Pieced together with a cantaloupe-sized belly.
Sandwiched with a (very) ripe pumpkin gut.
And finally, machine quilted and hand bound with a deflated midsection (during a few moments of grandparents sponsored solitude).
Little man approves.
Yes, it’s true, I’d never inserted a bagged lining until now.
Popped my proverbial bagged-lining cherry, if you will. (Ooh, what a sentence that is! And what an image it conjures!)
It was a messy affair. I was nervous and sweaty. Got out my trusty walking foot for extra protection and added comfort.
There were a few moments of: wait, that goes where? That’s supposed to fit in here?
I have to pull the whole coat, inside out, through this impossibly small opening?!
But I huffed and I puffed and presto!: a fully lined coat emerged.
One of life’s precious little miracles.
“Ooooh… modest!” was the first catcall this dress elicited from my man.
Can’t say that’s one I’d heard before. I imagine it might be the kind of thing one gets when out too late on the mean streets of Salt Lake City.
The high neck, the colour and texture do give the dress a kind of “burlap haute couture look” or “wartime factory elegance”. And I don’t suppose my prairie girl single braid helps.
Well, too bad boys. I keeps the goods under wraps.
I’ve worn this dress out with my new pair of Birkenstocks, a brand of sandal I used to wear a bunch but hadn’t owned in many years. What I had forgotten about Birks is that the profile of the sole mimics my high arches in such a way that they suction together as I walk. In other words, my steps are punctuated by timid little fart noises.
“Pfft. Pfft. Pfft…” whisper my feet as I stroll.
So, yes, I’m the modestly dressed, perpetually gassy gal. That’s me.
My frustration with this dress may have been a little misplaced. You see, I was deep into a binge of season 1 of the Undisclosed podcast as I was sewing. My head was spinning with cellphone pings, brady violations, and all the perplexing and terrifying details of a murder trial in the American justice system.
(Listen to Serial, then listen to Undisclosed, then start the revolution. Or at the very least, write a short blog post about it.)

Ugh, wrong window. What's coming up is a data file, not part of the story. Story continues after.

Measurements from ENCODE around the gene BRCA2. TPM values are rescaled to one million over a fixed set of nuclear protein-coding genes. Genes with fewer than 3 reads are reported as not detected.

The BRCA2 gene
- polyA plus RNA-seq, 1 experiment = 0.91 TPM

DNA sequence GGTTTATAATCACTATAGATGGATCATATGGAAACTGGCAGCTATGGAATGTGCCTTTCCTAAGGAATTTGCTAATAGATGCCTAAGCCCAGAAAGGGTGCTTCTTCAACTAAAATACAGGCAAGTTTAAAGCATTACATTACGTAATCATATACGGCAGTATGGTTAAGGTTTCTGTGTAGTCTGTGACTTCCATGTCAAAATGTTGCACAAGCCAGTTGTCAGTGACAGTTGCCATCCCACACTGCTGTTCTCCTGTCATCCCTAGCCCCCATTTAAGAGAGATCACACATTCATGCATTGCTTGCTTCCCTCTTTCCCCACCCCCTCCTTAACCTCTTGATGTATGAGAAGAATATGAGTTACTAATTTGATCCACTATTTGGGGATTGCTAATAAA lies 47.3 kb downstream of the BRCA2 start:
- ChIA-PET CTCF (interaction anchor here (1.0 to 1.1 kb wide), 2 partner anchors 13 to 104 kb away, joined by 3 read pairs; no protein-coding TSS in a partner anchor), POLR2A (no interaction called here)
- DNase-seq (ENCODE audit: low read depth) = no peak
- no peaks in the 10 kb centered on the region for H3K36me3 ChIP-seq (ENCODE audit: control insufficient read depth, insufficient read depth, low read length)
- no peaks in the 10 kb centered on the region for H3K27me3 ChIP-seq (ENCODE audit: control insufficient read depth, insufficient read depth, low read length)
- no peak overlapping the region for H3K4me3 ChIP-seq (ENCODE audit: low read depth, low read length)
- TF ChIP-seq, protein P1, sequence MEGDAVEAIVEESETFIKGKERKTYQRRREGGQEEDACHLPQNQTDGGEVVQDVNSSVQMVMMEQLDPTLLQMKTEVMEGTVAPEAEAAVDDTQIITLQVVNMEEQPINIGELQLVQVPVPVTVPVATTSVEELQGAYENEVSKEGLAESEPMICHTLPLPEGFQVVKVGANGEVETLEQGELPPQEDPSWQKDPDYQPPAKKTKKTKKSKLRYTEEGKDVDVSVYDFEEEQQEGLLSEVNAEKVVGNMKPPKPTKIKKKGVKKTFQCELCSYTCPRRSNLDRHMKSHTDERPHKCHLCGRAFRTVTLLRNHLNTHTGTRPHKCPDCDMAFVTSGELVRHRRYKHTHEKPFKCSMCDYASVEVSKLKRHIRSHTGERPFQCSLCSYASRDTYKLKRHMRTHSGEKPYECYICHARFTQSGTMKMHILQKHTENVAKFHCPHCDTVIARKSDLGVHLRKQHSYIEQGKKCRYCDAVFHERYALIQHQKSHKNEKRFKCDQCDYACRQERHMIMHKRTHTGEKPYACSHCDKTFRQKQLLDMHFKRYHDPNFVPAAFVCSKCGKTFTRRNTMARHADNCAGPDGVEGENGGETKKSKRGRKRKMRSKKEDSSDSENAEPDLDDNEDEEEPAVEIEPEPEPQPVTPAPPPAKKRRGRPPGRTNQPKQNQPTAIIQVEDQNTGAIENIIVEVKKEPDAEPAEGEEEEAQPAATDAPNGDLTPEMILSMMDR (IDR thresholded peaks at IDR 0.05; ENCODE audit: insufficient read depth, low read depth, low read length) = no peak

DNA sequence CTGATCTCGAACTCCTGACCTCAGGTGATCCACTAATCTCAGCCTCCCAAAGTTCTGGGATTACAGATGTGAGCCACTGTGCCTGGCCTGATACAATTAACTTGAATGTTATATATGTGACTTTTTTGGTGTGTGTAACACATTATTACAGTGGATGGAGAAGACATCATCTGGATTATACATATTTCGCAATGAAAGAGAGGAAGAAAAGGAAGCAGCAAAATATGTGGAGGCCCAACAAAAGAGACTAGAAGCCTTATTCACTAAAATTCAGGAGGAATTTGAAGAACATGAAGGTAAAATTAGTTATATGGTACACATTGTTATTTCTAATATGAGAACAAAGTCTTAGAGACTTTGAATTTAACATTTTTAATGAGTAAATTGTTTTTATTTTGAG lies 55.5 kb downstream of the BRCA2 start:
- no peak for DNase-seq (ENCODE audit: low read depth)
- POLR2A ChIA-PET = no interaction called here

(Oh, and throw in Making a Murderer, Rectify and OJ: Made in America for good measure. You’ll be so mired in the stench of American crime you’ll need a Canadian cleanse. A Red Green enema, might do the trick?)
The sleeve cap on this dress may not actually have been too big, but dagnabbit, it seemed miles longer that the armscye. All that ease was going to drive me batty! The pinning, the basting, the pinning, the basting… and all the while, the nagging introspection:
Could I be coerced into a false confession?
Would I be an ethical and intelligent juror? What is reasonable doubt?
Do I remember what I did two weeks ago, Friday? Do I remember with any accuracy what I did last night? Just how malleable is memory? How much eyewitness testimony can ever really be trusted?
And what silly human decided to forgo the elegant simplicity of the
kimono sleeve in favour of the convoluted logic of the set-in sleeve?! (Since writing this, I’ve learned that “kimono” in this context may not be appropriate or sensitive.)
To make matters worse, where there was too much fabric at the sleeve cap, there wasn’t nearly enough at the hip. And a sausage casing butt is not a good look.
So the dress was sentenced to a few days solitary confinement. It needed to have a good long think about all that wanton ease and all the beautifully sewn in-seam pockets it had massacred.
When it emerged, I (=empathetic and reasonable citizen) voted for rehabilitation. Sleeve caps were eased in with newfound patience and care. Side seam pockets were replaced with two piece godets to allow mobility.
A perfectly serviceable dress was born.
If only all fibre inmates at the woolandpotato prison fared so well.